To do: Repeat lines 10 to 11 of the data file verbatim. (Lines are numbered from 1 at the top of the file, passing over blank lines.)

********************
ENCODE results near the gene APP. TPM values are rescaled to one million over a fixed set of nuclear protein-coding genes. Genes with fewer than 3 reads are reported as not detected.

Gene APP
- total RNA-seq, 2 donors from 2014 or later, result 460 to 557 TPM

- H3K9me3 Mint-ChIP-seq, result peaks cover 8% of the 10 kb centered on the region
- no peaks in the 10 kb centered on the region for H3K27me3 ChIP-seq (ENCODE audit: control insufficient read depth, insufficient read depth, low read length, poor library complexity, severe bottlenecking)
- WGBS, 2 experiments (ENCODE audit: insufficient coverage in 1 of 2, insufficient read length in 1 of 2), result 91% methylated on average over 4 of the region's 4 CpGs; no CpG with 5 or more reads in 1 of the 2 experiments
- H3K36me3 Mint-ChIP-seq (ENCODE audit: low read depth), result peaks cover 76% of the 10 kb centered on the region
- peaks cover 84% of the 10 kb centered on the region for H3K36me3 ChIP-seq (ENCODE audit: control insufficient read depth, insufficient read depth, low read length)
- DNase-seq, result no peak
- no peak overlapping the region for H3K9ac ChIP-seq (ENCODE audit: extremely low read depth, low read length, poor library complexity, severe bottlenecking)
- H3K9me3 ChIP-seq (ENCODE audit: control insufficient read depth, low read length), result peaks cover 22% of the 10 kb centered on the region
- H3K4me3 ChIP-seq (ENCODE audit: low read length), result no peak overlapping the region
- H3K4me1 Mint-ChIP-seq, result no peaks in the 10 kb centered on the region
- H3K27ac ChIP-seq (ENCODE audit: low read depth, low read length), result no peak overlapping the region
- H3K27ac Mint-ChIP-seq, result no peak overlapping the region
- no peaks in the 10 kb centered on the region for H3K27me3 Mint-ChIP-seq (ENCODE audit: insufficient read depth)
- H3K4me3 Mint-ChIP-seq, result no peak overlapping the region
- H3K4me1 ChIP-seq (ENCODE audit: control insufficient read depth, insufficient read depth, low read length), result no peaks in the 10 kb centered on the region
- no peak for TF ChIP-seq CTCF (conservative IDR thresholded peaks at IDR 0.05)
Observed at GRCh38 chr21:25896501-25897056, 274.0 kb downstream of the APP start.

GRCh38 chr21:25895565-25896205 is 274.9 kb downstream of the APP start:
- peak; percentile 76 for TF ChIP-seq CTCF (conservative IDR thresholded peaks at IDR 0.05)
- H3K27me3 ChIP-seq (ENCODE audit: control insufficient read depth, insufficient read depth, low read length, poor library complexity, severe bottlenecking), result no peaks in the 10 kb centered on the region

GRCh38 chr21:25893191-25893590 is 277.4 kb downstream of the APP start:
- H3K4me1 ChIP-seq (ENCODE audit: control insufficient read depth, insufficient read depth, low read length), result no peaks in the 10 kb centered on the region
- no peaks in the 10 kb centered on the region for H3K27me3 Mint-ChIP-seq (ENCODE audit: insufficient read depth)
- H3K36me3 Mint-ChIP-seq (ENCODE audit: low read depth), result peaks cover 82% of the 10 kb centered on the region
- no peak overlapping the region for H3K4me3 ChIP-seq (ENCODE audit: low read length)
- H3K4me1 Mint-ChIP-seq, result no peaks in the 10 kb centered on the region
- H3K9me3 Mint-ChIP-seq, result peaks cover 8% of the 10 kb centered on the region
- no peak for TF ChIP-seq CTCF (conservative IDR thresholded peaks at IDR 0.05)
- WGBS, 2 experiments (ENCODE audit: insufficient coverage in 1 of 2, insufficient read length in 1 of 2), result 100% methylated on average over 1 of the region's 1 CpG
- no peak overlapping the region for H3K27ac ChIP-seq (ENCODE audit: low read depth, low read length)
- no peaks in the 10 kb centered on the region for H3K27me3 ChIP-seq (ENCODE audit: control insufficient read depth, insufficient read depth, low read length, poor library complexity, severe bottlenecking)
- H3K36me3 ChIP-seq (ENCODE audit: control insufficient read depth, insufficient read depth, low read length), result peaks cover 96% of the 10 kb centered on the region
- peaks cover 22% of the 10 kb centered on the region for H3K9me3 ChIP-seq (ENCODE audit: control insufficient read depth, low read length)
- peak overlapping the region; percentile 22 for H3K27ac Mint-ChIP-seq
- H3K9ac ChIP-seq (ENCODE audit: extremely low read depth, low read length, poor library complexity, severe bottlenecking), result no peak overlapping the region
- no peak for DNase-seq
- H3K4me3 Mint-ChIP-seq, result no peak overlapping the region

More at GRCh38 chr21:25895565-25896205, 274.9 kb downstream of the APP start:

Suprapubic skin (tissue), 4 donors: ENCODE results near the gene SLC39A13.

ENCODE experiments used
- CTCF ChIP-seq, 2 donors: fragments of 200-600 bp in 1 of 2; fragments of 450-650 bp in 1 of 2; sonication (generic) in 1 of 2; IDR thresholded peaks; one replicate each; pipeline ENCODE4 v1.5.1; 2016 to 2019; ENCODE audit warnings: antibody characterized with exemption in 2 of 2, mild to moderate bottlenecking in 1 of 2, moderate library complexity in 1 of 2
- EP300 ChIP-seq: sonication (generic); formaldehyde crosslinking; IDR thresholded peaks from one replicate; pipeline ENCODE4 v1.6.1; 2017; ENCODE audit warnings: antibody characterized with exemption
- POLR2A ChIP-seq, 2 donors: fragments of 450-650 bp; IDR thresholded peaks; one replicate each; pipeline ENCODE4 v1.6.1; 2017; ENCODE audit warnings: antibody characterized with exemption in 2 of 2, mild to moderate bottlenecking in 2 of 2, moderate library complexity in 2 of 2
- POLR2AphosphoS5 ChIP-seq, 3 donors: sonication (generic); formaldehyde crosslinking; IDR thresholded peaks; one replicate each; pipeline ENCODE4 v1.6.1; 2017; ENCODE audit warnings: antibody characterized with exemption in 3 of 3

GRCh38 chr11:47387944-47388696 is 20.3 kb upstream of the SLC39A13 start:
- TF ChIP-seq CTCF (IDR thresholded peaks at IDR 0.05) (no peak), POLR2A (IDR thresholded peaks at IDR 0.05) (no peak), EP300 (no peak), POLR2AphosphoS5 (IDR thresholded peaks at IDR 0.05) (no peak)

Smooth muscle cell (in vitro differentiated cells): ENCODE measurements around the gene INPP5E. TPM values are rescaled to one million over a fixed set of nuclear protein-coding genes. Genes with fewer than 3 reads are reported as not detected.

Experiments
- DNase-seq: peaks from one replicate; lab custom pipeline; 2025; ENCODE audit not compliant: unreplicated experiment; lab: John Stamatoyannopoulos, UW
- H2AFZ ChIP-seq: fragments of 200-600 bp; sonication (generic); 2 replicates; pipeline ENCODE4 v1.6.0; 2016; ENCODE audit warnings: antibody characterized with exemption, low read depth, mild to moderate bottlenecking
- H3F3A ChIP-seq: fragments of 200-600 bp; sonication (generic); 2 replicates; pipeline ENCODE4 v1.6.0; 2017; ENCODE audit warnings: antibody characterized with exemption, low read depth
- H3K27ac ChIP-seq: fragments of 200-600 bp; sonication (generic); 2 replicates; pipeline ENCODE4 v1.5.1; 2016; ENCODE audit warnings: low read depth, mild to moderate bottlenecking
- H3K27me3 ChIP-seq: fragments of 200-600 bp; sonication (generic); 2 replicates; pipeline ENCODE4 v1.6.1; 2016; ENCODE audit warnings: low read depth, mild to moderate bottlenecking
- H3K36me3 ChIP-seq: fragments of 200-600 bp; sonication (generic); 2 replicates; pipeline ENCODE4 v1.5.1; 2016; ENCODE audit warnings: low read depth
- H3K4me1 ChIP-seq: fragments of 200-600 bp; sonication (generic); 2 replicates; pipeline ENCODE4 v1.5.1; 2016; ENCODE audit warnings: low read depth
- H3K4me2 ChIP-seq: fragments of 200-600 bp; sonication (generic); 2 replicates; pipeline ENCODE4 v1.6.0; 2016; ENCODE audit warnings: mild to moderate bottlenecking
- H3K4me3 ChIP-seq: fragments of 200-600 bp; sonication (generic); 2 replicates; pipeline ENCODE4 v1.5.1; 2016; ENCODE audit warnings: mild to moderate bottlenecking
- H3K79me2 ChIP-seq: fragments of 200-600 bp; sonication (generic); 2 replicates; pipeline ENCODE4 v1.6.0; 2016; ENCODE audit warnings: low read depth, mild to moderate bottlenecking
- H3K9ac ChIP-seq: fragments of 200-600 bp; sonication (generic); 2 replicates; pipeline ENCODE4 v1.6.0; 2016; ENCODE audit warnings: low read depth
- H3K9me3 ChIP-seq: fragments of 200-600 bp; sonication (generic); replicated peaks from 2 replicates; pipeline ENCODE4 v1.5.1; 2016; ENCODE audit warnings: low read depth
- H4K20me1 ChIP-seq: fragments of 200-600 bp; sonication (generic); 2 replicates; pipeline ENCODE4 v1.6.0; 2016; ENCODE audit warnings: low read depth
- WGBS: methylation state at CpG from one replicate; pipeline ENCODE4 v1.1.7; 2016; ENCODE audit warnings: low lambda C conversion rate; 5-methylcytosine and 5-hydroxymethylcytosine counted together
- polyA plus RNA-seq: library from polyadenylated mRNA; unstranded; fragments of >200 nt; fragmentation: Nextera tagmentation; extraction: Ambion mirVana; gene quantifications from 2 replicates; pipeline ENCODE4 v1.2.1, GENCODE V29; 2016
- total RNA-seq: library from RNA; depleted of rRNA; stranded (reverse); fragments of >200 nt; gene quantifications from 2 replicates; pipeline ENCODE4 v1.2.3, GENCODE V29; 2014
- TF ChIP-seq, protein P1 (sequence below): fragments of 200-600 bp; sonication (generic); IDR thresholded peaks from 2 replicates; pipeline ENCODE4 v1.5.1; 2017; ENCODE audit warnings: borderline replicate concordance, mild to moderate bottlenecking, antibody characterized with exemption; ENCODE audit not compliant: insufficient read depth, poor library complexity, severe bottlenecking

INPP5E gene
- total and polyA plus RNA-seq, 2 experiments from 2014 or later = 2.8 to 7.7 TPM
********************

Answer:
- no peak overlapping the region for H3K9ac ChIP-seq (ENCODE audit: extremely low read depth, low read length, poor library complexity, severe bottlenecking)
- H3K9me3 ChIP-seq (ENCODE audit: control insufficient read depth, low read length), result peaks cover 22% of the 10 kb centered on the region